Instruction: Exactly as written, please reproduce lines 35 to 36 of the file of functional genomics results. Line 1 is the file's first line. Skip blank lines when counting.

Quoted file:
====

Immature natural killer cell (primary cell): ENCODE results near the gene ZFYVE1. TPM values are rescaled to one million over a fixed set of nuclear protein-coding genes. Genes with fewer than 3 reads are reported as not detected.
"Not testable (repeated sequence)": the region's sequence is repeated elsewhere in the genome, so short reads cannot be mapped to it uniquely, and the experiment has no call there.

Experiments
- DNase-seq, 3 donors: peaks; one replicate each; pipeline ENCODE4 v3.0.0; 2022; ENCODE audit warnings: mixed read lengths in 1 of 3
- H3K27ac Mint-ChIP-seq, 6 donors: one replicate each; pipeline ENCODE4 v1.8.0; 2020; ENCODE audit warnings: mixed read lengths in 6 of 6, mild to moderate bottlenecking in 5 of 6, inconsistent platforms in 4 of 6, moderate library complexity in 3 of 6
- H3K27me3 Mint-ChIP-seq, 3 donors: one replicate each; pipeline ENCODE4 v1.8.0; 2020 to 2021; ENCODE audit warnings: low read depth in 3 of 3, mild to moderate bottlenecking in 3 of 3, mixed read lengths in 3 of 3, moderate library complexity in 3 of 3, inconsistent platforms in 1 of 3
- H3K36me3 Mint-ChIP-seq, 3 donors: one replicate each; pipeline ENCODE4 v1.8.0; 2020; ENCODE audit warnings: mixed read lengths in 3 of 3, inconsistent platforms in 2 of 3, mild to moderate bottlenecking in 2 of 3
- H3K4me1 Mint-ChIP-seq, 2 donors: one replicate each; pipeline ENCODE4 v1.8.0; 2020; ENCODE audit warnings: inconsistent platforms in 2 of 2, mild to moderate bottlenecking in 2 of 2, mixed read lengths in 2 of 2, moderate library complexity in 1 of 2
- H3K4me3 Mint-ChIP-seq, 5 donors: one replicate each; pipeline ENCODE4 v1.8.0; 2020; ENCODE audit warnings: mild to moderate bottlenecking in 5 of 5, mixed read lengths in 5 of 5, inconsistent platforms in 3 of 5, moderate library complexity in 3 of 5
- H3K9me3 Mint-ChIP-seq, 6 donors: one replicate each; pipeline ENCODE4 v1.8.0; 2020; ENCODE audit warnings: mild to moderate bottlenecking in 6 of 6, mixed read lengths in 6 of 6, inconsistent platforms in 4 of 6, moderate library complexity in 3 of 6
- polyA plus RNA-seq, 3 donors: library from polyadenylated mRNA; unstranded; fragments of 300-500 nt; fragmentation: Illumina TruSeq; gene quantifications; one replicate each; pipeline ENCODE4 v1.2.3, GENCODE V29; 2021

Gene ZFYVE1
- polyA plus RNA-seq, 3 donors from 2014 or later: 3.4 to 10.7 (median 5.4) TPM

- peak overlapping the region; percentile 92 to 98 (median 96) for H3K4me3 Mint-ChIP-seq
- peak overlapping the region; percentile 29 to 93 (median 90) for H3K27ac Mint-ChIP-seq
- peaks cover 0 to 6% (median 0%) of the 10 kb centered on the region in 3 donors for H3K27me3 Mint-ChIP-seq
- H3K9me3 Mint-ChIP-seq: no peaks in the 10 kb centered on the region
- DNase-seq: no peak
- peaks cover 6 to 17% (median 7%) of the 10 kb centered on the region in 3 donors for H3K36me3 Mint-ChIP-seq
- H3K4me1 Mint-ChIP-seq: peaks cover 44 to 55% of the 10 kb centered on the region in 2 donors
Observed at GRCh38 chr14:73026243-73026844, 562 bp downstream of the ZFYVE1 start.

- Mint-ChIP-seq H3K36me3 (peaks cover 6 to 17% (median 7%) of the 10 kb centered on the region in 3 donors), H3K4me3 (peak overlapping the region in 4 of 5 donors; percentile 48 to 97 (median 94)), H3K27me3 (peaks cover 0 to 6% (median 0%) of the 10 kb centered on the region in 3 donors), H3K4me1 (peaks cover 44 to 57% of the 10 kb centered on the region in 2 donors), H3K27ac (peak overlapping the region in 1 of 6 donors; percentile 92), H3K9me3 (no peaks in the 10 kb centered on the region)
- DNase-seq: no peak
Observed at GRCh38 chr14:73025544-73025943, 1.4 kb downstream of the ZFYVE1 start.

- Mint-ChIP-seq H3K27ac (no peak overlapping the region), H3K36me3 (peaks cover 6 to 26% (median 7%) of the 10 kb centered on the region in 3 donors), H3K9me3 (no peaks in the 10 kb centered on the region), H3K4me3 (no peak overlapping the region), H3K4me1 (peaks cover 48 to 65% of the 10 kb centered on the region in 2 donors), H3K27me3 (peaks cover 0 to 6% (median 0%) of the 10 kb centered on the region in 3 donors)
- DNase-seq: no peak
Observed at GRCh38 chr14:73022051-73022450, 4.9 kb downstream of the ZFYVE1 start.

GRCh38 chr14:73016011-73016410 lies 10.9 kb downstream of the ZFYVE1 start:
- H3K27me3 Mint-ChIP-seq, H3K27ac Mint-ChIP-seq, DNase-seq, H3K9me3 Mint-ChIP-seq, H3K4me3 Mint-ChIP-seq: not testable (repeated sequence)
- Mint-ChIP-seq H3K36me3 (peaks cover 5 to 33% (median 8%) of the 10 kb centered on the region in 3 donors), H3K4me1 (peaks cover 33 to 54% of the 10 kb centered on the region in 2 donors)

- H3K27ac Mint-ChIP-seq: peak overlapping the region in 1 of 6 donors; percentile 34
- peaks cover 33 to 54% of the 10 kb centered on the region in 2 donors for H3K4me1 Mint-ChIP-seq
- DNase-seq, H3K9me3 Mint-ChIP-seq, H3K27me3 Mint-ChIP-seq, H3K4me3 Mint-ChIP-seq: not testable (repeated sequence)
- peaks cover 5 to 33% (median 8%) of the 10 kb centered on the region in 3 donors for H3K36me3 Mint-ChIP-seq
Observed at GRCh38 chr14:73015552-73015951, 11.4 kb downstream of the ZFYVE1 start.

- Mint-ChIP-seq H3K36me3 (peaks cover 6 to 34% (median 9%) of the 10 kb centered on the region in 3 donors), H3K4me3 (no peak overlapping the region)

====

Observed at GRCh38 chr14:73015552-73015951, 11.4 kb downstream of the ZFYVE1 start.

- Mint-ChIP-seq H3K36me3 (peaks cover 6 to 34% (median 9%) of the 10 kb centered on the region in 3 donors), H3K4me3 (no peak overlapping the region)